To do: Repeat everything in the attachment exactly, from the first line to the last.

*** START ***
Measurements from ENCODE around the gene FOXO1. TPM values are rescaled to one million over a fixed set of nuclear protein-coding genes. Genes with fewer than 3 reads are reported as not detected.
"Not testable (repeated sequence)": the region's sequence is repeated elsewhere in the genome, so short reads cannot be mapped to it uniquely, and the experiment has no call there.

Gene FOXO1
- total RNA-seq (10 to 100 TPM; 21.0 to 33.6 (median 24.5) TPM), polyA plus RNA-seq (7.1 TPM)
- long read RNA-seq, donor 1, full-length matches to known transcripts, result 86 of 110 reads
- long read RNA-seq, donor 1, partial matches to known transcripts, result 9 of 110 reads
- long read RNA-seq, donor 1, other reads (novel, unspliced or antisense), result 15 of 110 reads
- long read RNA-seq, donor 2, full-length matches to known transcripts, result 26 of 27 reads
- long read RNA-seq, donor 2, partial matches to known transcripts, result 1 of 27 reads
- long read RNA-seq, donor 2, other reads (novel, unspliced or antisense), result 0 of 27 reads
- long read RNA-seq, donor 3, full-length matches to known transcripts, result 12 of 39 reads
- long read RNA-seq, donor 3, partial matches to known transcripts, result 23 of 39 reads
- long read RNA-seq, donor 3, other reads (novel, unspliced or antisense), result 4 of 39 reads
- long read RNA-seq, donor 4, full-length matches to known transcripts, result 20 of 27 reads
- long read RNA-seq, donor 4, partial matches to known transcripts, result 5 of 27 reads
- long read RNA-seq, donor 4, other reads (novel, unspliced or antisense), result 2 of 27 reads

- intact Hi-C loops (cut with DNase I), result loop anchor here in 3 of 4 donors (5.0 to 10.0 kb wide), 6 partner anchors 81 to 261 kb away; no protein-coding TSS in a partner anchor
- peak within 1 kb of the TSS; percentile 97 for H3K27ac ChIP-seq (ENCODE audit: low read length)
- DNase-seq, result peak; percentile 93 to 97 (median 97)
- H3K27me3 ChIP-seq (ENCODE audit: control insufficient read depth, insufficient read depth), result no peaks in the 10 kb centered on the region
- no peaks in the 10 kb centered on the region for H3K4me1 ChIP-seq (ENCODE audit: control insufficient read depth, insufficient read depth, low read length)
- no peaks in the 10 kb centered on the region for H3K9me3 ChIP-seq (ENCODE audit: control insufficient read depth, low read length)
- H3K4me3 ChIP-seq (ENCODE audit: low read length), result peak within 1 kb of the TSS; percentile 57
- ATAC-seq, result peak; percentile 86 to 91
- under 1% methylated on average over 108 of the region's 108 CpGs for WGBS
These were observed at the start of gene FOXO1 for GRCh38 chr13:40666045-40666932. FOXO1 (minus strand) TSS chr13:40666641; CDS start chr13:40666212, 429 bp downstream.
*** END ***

Measurements from ENCODE around the gene FOXO1. TPM values are rescaled to one million over a fixed set of nuclear protein-coding genes. Genes with fewer than 3 reads are reported as not detected.
"Not testable (repeated sequence)": the region's sequence is repeated elsewhere in the genome, so short reads cannot be mapped to it uniquely, and the experiment has no call there.

Gene FOXO1
- total RNA-seq (10 to 100 TPM; 21.0 to 33.6 (median 24.5) TPM), polyA plus RNA-seq (7.1 TPM)
- long read RNA-seq, donor 1, full-length matches to known transcripts, result 86 of 110 reads
- long read RNA-seq, donor 1, partial matches to known transcripts, result 9 of 110 reads
- long read RNA-seq, donor 1, other reads (novel, unspliced or antisense), result 15 of 110 reads
- long read RNA-seq, donor 2, full-length matches to known transcripts, result 26 of 27 reads
- long read RNA-seq, donor 2, partial matches to known transcripts, result 1 of 27 reads
- long read RNA-seq, donor 2, other reads (novel, unspliced or antisense), result 0 of 27 reads
- long read RNA-seq, donor 3, full-length matches to known transcripts, result 12 of 39 reads
- long read RNA-seq, donor 3, partial matches to known transcripts, result 23 of 39 reads
- long read RNA-seq, donor 3, other reads (novel, unspliced or antisense), result 4 of 39 reads
- long read RNA-seq, donor 4, full-length matches to known transcripts, result 20 of 27 reads
- long read RNA-seq, donor 4, partial matches to known transcripts, result 5 of 27 reads
- long read RNA-seq, donor 4, other reads (novel, unspliced or antisense), result 2 of 27 reads

- intact Hi-C loops (cut with DNase I), result loop anchor here in 3 of 4 donors (5.0 to 10.0 kb wide), 6 partner anchors 81 to 261 kb away; no protein-coding TSS in a partner anchor
- peak within 1 kb of the TSS; percentile 97 for H3K27ac ChIP-seq (ENCODE audit: low read length)
- DNase-seq, result peak; percentile 93 to 97 (median 97)
- H3K27me3 ChIP-seq (ENCODE audit: control insufficient read depth, insufficient read depth), result no peaks in the 10 kb centered on the region
- no peaks in the 10 kb centered on the region for H3K4me1 ChIP-seq (ENCODE audit: control insufficient read depth, insufficient read depth, low read length)
- no peaks in the 10 kb centered on the region for H3K9me3 ChIP-seq (ENCODE audit: control insufficient read depth, low read length)
- H3K4me3 ChIP-seq (ENCODE audit: low read length), result peak within 1 kb of the TSS; percentile 57
- ATAC-seq, result peak; percentile 86 to 91
- under 1% methylated on average over 108 of the region's 108 CpGs for WGBS
These were observed at the start of gene FOXO1 for GRCh38 chr13:40666045-40666932. FOXO1 (minus strand) TSS chr13:40666641; CDS start chr13:40666212, 429 bp downstream.